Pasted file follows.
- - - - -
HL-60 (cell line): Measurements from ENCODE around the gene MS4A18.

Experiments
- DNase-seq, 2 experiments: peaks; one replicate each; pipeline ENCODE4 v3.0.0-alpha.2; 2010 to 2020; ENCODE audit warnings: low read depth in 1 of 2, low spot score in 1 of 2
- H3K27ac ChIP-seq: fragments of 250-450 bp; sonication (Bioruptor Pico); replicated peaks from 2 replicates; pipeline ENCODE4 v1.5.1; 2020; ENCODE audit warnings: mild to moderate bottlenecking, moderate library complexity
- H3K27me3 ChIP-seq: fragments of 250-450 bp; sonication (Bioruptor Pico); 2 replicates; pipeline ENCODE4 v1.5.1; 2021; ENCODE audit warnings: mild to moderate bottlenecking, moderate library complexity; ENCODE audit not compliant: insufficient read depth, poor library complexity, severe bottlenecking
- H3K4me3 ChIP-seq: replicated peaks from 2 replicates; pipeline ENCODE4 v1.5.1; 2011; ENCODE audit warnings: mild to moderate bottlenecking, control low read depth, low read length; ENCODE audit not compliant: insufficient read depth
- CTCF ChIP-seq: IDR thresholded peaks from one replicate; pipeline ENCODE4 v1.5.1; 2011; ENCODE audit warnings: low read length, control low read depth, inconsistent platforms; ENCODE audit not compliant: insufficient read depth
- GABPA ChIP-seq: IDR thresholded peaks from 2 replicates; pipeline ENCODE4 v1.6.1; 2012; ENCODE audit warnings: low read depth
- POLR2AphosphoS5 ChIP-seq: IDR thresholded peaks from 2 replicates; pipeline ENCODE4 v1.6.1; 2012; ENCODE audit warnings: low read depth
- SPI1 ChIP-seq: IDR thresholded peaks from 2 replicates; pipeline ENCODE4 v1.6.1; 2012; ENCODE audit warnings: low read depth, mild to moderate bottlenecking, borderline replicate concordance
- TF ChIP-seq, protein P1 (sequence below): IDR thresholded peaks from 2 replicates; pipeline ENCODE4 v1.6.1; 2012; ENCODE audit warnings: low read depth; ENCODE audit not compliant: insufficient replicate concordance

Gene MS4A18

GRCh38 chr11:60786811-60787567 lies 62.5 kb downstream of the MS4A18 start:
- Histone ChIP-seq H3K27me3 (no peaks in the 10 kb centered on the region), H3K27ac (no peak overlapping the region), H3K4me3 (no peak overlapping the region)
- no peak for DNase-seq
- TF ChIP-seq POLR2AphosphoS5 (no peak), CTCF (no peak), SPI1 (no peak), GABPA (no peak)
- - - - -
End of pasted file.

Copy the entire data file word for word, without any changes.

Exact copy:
HL-60 (cell line): Measurements from ENCODE around the gene MS4A18.

Experiments
- DNase-seq, 2 experiments: peaks; one replicate each; pipeline ENCODE4 v3.0.0-alpha.2; 2010 to 2020; ENCODE audit warnings: low read depth in 1 of 2, low spot score in 1 of 2
- H3K27ac ChIP-seq: fragments of 250-450 bp; sonication (Bioruptor Pico); replicated peaks from 2 replicates; pipeline ENCODE4 v1.5.1; 2020; ENCODE audit warnings: mild to moderate bottlenecking, moderate library complexity
- H3K27me3 ChIP-seq: fragments of 250-450 bp; sonication (Bioruptor Pico); 2 replicates; pipeline ENCODE4 v1.5.1; 2021; ENCODE audit warnings: mild to moderate bottlenecking, moderate library complexity; ENCODE audit not compliant: insufficient read depth, poor library complexity, severe bottlenecking
- H3K4me3 ChIP-seq: replicated peaks from 2 replicates; pipeline ENCODE4 v1.5.1; 2011; ENCODE audit warnings: mild to moderate bottlenecking, control low read depth, low read length; ENCODE audit not compliant: insufficient read depth
- CTCF ChIP-seq: IDR thresholded peaks from one replicate; pipeline ENCODE4 v1.5.1; 2011; ENCODE audit warnings: low read length, control low read depth, inconsistent platforms; ENCODE audit not compliant: insufficient read depth
- GABPA ChIP-seq: IDR thresholded peaks from 2 replicates; pipeline ENCODE4 v1.6.1; 2012; ENCODE audit warnings: low read depth
- POLR2AphosphoS5 ChIP-seq: IDR thresholded peaks from 2 replicates; pipeline ENCODE4 v1.6.1; 2012; ENCODE audit warnings: low read depth
- SPI1 ChIP-seq: IDR thresholded peaks from 2 replicates; pipeline ENCODE4 v1.6.1; 2012; ENCODE audit warnings: low read depth, mild to moderate bottlenecking, borderline replicate concordance
- TF ChIP-seq, protein P1 (sequence below): IDR thresholded peaks from 2 replicates; pipeline ENCODE4 v1.6.1; 2012; ENCODE audit warnings: low read depth; ENCODE audit not compliant: insufficient replicate concordance

Gene MS4A18

GRCh38 chr11:60786811-60787567 lies 62.5 kb downstream of the MS4A18 start:
- Histone ChIP-seq H3K27me3 (no peaks in the 10 kb centered on the region), H3K27ac (no peak overlapping the region), H3K4me3 (no peak overlapping the region)
- no peak for DNase-seq
- TF ChIP-seq POLR2AphosphoS5 (no peak), CTCF (no peak), SPI1 (no peak), GABPA (no peak)